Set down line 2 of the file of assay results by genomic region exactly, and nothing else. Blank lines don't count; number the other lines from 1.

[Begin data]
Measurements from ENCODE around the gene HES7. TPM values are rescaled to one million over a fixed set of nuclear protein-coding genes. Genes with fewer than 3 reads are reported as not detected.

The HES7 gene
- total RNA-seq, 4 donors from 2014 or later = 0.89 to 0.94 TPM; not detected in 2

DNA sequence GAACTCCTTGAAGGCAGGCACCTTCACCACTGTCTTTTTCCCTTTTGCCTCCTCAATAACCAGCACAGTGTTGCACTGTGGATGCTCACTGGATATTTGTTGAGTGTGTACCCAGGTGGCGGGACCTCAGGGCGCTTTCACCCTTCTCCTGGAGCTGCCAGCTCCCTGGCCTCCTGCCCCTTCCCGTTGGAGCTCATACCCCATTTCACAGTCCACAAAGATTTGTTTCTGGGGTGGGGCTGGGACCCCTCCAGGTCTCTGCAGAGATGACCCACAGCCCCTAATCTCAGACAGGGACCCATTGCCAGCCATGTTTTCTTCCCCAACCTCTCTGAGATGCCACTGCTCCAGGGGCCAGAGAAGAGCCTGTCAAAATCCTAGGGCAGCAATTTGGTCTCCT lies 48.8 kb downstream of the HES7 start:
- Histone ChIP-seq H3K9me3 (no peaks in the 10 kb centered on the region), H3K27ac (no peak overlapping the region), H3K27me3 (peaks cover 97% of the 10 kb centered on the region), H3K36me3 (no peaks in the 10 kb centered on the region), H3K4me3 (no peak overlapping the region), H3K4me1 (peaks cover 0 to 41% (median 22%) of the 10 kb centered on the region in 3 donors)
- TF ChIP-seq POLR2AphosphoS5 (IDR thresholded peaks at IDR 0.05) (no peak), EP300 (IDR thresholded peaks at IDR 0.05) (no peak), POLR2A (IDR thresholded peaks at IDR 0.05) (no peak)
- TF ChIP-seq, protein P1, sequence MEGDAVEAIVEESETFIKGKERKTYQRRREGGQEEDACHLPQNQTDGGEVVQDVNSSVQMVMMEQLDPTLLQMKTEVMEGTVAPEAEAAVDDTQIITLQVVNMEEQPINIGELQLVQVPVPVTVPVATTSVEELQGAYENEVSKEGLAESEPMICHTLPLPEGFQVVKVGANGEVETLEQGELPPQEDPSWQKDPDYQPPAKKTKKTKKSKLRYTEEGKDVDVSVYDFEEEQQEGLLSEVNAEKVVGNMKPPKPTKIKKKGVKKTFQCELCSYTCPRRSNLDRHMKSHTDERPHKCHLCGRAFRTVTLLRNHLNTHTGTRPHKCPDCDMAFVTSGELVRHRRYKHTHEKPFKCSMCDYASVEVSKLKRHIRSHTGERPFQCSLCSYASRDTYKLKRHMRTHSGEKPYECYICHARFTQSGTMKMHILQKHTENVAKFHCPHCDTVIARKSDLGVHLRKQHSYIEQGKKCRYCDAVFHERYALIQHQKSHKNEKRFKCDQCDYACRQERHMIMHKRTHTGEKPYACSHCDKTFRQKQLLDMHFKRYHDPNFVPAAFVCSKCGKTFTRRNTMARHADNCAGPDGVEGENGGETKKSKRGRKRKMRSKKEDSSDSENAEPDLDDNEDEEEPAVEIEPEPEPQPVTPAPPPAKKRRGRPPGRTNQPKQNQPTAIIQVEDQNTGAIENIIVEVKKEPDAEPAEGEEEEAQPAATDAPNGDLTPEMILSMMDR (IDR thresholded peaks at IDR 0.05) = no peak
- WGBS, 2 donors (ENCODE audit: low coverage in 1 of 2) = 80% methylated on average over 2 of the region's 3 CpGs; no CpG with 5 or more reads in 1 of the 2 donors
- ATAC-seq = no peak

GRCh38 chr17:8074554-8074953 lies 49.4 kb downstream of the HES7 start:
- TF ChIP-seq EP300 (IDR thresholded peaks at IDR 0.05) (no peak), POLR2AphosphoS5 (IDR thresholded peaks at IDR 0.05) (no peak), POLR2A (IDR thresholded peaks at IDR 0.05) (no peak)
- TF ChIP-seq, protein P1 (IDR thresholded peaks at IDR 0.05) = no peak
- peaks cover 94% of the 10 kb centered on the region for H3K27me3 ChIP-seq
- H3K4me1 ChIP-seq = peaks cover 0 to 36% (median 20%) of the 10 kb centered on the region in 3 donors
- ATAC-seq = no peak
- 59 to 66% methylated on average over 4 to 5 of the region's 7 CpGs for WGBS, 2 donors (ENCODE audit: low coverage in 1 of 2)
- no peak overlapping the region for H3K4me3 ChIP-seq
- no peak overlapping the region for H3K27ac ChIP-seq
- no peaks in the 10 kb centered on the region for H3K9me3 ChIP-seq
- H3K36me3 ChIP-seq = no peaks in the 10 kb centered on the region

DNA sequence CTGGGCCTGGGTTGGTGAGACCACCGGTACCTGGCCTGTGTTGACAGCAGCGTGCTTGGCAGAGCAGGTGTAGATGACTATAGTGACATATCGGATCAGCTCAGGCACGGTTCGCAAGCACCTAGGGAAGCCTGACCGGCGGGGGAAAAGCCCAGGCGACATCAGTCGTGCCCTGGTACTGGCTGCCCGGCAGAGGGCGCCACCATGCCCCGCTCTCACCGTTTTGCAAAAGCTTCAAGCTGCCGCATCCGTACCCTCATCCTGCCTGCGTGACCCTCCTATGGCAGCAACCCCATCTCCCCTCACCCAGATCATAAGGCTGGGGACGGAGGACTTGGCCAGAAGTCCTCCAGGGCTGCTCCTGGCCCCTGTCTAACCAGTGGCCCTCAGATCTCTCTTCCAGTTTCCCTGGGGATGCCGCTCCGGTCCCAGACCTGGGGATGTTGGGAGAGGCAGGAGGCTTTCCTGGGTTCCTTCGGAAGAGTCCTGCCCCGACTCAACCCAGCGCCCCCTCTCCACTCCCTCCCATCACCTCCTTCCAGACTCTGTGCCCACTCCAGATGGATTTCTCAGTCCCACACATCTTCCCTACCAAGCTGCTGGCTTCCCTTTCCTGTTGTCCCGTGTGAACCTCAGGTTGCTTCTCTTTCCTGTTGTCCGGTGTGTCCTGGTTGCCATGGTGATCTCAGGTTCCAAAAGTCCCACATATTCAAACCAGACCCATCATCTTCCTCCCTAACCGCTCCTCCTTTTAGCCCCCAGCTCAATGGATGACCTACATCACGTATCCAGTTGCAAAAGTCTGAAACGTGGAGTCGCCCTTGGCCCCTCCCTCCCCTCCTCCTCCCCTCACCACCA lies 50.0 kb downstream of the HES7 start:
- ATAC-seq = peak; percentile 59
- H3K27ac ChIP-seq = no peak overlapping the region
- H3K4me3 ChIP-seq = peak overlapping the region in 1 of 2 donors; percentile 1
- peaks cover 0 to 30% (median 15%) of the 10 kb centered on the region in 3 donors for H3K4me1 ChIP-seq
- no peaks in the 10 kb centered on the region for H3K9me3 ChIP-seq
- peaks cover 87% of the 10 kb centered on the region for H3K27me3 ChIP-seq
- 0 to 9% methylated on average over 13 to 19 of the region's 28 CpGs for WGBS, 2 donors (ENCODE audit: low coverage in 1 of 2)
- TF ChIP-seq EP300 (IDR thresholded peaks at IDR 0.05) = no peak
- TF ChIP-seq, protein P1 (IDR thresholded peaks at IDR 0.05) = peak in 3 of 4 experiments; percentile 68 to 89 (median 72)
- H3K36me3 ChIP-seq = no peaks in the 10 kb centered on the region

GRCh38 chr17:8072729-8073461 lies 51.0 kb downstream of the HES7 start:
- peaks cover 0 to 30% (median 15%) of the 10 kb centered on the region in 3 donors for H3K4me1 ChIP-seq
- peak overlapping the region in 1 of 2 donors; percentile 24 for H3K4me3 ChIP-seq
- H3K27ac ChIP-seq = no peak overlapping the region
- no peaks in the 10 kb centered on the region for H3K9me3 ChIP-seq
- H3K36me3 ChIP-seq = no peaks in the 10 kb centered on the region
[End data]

The HES7 gene